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Good urban design reflects
the essence of a community

"The importance of creating civic design conscience, and therefore doing real urban design, is probably more critical today than at any time in Seattle's history." -- John Rahaim, CityDesign

Weinstein Copeland

Urban design addresses the quality of one's experience in the environment. It includes functional aspects of accommodating building programs, circulation infrastructure and the landscape, issues of comfort, safety and accessibility, and elements of a more subjective nature. But of equal importance, it also includes the achievement of beautiful, inspiring environments. The foundation upon which urban design is conceived is community goals, the expression of a community's aspirations.
A view of a viaduct-less Seattle Waterfront. Removing it would recapture a unique and valuable asset.

Fortunately for Seattle, there is a community of architects, landscape architects and urban planners and our Mayor who consider urban design an integral part of their practice and responsibility.

In the summer 2000 issue of Arcade, John Rahaim, executive director of the Seattle Design Commission and CityDesign, the city's office of urban design, wrote: "The importance of creating civic design conscience, and therefore doing real urban design, is probably more critical today than at any time in Seattle's history."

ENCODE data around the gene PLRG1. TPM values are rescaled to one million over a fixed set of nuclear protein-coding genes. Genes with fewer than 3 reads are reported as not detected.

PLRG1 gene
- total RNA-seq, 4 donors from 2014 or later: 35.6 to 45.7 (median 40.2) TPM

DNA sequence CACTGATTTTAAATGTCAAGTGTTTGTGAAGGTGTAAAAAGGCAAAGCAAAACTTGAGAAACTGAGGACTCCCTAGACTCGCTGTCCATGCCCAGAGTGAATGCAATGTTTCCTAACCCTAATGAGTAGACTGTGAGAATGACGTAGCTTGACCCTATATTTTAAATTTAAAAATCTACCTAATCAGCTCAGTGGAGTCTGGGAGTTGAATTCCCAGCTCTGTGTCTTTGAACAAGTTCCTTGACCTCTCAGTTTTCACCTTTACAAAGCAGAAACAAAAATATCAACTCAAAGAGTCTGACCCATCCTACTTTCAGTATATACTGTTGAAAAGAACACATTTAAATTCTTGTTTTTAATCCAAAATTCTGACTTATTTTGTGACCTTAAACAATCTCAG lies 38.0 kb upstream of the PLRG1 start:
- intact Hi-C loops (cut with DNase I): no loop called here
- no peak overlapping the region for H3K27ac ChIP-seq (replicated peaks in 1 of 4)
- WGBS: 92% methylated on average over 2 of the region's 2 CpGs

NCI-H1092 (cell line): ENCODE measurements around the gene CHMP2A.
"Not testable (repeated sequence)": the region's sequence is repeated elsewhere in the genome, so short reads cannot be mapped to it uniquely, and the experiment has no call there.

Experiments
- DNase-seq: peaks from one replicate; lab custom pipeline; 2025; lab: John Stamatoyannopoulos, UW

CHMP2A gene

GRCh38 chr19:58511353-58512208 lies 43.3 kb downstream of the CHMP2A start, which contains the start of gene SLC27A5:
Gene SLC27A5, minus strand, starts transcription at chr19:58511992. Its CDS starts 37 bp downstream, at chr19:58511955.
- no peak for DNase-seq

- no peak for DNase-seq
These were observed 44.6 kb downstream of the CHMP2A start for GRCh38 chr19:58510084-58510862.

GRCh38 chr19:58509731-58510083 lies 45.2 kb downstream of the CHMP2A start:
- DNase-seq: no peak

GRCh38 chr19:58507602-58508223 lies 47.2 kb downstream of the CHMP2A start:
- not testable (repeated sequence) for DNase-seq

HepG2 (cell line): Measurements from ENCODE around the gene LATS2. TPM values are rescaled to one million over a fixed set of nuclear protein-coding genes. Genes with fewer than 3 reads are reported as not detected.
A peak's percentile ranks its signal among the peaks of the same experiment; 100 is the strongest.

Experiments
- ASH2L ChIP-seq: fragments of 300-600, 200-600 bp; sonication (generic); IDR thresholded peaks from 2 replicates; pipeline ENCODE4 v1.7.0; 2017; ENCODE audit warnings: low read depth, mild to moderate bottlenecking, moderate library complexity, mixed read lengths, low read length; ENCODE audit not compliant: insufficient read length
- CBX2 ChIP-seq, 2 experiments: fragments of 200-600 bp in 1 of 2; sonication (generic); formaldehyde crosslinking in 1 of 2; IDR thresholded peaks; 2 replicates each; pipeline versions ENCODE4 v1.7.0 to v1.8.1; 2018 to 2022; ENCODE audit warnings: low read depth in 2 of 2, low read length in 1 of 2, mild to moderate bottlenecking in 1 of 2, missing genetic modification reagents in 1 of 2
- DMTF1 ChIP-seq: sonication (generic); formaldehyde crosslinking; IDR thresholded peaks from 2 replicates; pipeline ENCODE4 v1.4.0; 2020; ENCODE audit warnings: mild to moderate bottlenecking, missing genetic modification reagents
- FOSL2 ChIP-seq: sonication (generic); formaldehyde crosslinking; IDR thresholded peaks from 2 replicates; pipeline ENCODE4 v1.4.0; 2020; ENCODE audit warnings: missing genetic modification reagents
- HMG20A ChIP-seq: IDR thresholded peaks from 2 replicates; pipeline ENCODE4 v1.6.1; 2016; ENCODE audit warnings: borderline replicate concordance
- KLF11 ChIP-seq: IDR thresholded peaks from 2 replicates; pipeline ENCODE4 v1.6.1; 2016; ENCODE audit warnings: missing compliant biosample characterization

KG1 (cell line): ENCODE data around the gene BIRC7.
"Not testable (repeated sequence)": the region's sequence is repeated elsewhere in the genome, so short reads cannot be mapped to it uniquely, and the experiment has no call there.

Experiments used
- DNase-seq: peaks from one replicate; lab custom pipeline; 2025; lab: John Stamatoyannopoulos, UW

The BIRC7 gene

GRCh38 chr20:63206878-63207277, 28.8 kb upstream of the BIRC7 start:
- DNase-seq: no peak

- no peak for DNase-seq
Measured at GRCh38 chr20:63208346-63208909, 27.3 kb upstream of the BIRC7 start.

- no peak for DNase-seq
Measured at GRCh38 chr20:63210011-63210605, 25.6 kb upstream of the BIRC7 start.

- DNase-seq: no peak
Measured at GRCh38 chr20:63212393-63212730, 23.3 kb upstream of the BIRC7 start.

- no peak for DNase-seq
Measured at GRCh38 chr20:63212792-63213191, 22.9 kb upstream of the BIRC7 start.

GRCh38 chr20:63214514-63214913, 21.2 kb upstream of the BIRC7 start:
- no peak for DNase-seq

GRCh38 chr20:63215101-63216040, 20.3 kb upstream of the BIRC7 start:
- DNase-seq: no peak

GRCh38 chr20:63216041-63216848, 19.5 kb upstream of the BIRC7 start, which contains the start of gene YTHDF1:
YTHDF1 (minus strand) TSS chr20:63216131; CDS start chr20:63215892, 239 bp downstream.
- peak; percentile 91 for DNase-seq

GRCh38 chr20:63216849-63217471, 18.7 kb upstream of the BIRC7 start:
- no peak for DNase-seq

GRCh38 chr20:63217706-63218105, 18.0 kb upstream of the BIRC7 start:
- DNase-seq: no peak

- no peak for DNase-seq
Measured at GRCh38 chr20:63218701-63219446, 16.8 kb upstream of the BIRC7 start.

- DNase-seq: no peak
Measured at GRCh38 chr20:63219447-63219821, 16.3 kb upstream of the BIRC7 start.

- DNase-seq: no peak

Rahaim sees urban design as the product of a civic design conscience which he defines as a "belief that there is as great a value to the design of the public realm, that civic place we all share, defined in the city by streets, open spaces and the buildings that front on them, as the design of the latest high-rise. It is the belief that the design of the connections between places and between neighborhoods, or between the Sound and the Lake, is as important as the design of the Sculpture Park and the Opera House that lie in that path."

A "city" is defined as a town of importance. The root, "civitas" embodies both the place and its inhabitants or citizens. As urban designers, we are concerned especially with the quality of the public realm, for creating places to support and encourage public life, places where citizens live and value a sense of community.

Places facilitating public life include our streets, parks, schools, community centers, libraries, churches, recreation fields and sports arenas, theaters and performance halls, shopping of all kinds, public transportation and Seattle Center. These places provide environments and activities where people, often strangers to each other, come together in comfort. A healthy city requires places of privacy and seclusion, semi-private or semi-public environments such as one's own block as well as these places of public life.

One of the goals urban designers strive for in their work is the attainment of a strong "sense of place." Seattle, as we all know, embodies the meaning of a sense of place. We are located in the northwest corner of our country, on the edge of the Pacific Rim on a threshold between the Pacific Ocean and the interior, not meandering between.

Other unique attributes which we value and consider as part of the palette we work with include our topography, views to the water, mountains and sunsets, our natural environment, our quality of light and our temperate climate.

When we take these qualities into consideration in the design of places in Seattle, we strengthen the uniqueness of our sense of place here.

Our practice, Weinstein Copeland Architects, in association with Hewitt Architects developed the new Civic Center Plan for our city last year. The urban design concept for the center embodies many of these attributes.